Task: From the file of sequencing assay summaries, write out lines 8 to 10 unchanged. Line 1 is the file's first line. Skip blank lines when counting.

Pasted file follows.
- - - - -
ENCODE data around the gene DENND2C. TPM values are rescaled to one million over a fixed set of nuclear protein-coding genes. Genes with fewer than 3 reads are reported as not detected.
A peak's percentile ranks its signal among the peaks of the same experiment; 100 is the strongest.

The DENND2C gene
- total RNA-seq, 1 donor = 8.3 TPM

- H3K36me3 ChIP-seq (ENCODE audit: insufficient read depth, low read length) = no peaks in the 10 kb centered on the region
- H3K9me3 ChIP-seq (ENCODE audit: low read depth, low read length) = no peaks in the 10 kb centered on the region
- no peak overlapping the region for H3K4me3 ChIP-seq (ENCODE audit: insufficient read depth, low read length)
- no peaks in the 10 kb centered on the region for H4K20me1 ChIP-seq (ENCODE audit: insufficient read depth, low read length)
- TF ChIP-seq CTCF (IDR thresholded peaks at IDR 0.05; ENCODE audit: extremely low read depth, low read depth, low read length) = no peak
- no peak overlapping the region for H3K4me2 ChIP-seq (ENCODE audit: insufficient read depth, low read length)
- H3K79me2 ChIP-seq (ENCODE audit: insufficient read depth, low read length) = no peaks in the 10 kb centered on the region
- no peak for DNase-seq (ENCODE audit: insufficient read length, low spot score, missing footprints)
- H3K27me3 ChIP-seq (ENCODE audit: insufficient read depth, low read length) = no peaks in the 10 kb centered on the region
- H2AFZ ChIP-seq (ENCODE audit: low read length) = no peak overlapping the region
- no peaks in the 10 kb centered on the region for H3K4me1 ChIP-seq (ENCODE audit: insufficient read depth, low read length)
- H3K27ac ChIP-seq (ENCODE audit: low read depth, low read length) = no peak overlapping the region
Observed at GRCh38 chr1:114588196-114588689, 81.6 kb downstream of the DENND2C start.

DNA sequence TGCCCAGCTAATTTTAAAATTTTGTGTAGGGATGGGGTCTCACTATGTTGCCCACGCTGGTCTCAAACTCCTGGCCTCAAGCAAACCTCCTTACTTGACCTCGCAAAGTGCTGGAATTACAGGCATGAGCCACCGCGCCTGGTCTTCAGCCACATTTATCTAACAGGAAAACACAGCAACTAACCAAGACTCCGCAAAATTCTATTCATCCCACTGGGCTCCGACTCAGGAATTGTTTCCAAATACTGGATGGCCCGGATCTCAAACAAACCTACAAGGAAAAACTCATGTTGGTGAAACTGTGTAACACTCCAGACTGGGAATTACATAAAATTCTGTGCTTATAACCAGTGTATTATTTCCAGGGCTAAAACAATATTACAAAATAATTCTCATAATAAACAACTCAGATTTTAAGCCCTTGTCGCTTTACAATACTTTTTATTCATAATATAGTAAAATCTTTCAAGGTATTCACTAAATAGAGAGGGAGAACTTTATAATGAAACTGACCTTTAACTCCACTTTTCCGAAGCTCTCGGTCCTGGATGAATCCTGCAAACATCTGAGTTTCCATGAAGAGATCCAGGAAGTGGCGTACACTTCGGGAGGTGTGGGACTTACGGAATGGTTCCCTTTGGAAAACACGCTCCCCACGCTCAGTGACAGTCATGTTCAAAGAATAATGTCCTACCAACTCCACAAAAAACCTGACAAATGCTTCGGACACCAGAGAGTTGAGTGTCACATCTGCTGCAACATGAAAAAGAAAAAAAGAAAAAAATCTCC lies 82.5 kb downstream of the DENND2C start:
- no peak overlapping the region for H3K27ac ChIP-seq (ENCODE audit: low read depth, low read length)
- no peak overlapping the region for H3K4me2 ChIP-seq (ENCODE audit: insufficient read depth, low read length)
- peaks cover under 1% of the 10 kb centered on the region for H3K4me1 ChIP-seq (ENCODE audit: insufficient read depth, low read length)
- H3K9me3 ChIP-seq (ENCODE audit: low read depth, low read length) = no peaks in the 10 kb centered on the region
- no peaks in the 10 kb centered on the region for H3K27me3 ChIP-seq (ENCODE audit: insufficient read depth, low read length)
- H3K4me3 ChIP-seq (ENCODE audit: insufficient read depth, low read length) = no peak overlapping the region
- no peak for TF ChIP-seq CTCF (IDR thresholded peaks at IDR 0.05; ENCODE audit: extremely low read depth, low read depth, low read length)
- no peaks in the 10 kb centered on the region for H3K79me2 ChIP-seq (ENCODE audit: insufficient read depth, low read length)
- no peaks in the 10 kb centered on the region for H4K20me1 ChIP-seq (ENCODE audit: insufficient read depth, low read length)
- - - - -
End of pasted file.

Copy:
- no peaks in the 10 kb centered on the region for H4K20me1 ChIP-seq (ENCODE audit: insufficient read depth, low read length)
- TF ChIP-seq CTCF (IDR thresholded peaks at IDR 0.05; ENCODE audit: extremely low read depth, low read depth, low read length) = no peak
- no peak overlapping the region for H3K4me2 ChIP-seq (ENCODE audit: insufficient read depth, low read length)